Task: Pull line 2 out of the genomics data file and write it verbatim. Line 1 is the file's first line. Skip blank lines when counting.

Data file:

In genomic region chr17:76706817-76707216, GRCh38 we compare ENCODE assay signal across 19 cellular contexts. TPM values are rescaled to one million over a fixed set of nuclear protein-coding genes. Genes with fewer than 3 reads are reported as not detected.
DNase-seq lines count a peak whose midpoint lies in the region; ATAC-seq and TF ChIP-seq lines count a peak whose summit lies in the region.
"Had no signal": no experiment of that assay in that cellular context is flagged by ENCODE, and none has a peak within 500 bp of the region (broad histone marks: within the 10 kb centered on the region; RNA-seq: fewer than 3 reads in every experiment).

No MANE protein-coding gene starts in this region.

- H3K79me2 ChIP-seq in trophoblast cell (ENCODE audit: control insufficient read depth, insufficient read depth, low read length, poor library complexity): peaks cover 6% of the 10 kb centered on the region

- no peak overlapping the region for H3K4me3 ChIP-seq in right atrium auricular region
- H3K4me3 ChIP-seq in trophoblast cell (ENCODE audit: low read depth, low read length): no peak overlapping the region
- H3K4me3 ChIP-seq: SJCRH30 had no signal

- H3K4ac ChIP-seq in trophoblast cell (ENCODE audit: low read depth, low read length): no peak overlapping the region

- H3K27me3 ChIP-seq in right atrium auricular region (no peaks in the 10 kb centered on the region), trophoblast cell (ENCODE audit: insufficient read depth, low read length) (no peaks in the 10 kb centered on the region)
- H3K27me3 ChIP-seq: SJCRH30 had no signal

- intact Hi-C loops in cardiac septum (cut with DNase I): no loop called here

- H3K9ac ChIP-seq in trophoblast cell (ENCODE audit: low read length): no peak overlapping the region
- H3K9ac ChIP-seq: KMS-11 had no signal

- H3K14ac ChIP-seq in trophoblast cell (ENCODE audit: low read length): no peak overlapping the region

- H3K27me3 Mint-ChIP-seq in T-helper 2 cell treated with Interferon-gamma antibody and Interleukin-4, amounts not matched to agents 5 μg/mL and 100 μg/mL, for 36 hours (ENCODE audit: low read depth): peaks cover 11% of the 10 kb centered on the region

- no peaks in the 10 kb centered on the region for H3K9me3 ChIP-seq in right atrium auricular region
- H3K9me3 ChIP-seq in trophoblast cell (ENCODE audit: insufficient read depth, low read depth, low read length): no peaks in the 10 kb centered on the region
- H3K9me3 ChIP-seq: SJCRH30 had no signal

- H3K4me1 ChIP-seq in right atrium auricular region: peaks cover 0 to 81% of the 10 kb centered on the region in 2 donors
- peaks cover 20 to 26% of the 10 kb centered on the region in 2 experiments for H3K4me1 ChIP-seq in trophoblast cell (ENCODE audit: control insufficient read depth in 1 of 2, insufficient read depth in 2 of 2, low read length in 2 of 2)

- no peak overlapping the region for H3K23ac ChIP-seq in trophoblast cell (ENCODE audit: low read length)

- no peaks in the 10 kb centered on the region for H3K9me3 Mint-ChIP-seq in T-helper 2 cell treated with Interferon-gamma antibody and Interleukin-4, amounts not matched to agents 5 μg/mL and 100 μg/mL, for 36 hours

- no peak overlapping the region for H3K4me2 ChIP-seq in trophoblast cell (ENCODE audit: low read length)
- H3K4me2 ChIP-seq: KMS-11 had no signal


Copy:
DNase-seq lines count a peak whose midpoint lies in the region; ATAC-seq and TF ChIP-seq lines count a peak whose summit lies in the region.